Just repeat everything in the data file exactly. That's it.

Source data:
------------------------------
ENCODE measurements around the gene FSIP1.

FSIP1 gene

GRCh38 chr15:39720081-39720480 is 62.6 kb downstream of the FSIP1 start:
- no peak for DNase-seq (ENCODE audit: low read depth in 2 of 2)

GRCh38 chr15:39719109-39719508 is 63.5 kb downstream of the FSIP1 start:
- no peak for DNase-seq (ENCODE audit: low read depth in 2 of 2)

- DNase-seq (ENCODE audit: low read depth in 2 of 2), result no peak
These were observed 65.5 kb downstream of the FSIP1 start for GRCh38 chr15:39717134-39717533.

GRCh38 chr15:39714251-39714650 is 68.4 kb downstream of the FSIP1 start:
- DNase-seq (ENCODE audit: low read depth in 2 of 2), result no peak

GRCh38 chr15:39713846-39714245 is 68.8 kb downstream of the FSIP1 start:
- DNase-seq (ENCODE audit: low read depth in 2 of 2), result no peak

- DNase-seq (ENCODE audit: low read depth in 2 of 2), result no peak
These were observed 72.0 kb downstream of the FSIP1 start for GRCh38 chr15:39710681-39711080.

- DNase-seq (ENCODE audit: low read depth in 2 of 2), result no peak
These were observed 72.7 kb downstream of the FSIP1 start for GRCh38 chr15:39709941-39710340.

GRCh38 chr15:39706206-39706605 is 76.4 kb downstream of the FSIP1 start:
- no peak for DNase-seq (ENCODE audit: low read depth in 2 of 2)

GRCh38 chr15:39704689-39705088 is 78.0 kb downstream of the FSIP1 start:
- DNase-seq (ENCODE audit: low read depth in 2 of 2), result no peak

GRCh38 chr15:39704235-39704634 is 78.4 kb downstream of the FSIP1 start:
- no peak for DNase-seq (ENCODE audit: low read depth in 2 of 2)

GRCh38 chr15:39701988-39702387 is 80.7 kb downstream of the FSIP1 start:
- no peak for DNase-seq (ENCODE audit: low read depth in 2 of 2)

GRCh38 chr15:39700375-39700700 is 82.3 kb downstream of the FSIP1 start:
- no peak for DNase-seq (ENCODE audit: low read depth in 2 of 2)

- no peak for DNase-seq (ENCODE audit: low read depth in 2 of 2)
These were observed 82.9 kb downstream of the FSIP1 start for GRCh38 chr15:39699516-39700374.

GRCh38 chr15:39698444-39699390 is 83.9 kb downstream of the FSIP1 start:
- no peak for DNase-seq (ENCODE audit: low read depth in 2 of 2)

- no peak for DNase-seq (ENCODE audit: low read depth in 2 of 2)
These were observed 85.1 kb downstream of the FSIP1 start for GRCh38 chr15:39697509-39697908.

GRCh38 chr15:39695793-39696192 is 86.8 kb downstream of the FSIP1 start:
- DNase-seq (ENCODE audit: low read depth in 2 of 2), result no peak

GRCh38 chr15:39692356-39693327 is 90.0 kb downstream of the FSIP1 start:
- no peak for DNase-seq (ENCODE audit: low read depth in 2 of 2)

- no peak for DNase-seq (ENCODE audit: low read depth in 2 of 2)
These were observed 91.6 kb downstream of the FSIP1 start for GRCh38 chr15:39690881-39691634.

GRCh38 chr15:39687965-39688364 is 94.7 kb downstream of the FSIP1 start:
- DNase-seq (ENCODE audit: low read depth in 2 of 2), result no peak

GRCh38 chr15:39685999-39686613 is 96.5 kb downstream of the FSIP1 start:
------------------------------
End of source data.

ENCODE measurements around the gene FSIP1.

FSIP1 gene

GRCh38 chr15:39720081-39720480 is 62.6 kb downstream of the FSIP1 start:
- no peak for DNase-seq (ENCODE audit: low read depth in 2 of 2)

GRCh38 chr15:39719109-39719508 is 63.5 kb downstream of the FSIP1 start:
- no peak for DNase-seq (ENCODE audit: low read depth in 2 of 2)

- DNase-seq (ENCODE audit: low read depth in 2 of 2), result no peak
These were observed 65.5 kb downstream of the FSIP1 start for GRCh38 chr15:39717134-39717533.

GRCh38 chr15:39714251-39714650 is 68.4 kb downstream of the FSIP1 start:
- DNase-seq (ENCODE audit: low read depth in 2 of 2), result no peak

GRCh38 chr15:39713846-39714245 is 68.8 kb downstream of the FSIP1 start:
- DNase-seq (ENCODE audit: low read depth in 2 of 2), result no peak

- DNase-seq (ENCODE audit: low read depth in 2 of 2), result no peak
These were observed 72.0 kb downstream of the FSIP1 start for GRCh38 chr15:39710681-39711080.

- DNase-seq (ENCODE audit: low read depth in 2 of 2), result no peak
These were observed 72.7 kb downstream of the FSIP1 start for GRCh38 chr15:39709941-39710340.

GRCh38 chr15:39706206-39706605 is 76.4 kb downstream of the FSIP1 start:
- no peak for DNase-seq (ENCODE audit: low read depth in 2 of 2)

GRCh38 chr15:39704689-39705088 is 78.0 kb downstream of the FSIP1 start:
- DNase-seq (ENCODE audit: low read depth in 2 of 2), result no peak

GRCh38 chr15:39704235-39704634 is 78.4 kb downstream of the FSIP1 start:
- no peak for DNase-seq (ENCODE audit: low read depth in 2 of 2)

GRCh38 chr15:39701988-39702387 is 80.7 kb downstream of the FSIP1 start:
- no peak for DNase-seq (ENCODE audit: low read depth in 2 of 2)

GRCh38 chr15:39700375-39700700 is 82.3 kb downstream of the FSIP1 start:
- no peak for DNase-seq (ENCODE audit: low read depth in 2 of 2)

- no peak for DNase-seq (ENCODE audit: low read depth in 2 of 2)
These were observed 82.9 kb downstream of the FSIP1 start for GRCh38 chr15:39699516-39700374.

GRCh38 chr15:39698444-39699390 is 83.9 kb downstream of the FSIP1 start:
- no peak for DNase-seq (ENCODE audit: low read depth in 2 of 2)

- no peak for DNase-seq (ENCODE audit: low read depth in 2 of 2)
These were observed 85.1 kb downstream of the FSIP1 start for GRCh38 chr15:39697509-39697908.

GRCh38 chr15:39695793-39696192 is 86.8 kb downstream of the FSIP1 start:
- DNase-seq (ENCODE audit: low read depth in 2 of 2), result no peak

GRCh38 chr15:39692356-39693327 is 90.0 kb downstream of the FSIP1 start:
- no peak for DNase-seq (ENCODE audit: low read depth in 2 of 2)

- no peak for DNase-seq (ENCODE audit: low read depth in 2 of 2)
These were observed 91.6 kb downstream of the FSIP1 start for GRCh38 chr15:39690881-39691634.

GRCh38 chr15:39687965-39688364 is 94.7 kb downstream of the FSIP1 start:
- DNase-seq (ENCODE audit: low read depth in 2 of 2), result no peak

GRCh38 chr15:39685999-39686613 is 96.5 kb downstream of the FSIP1 start: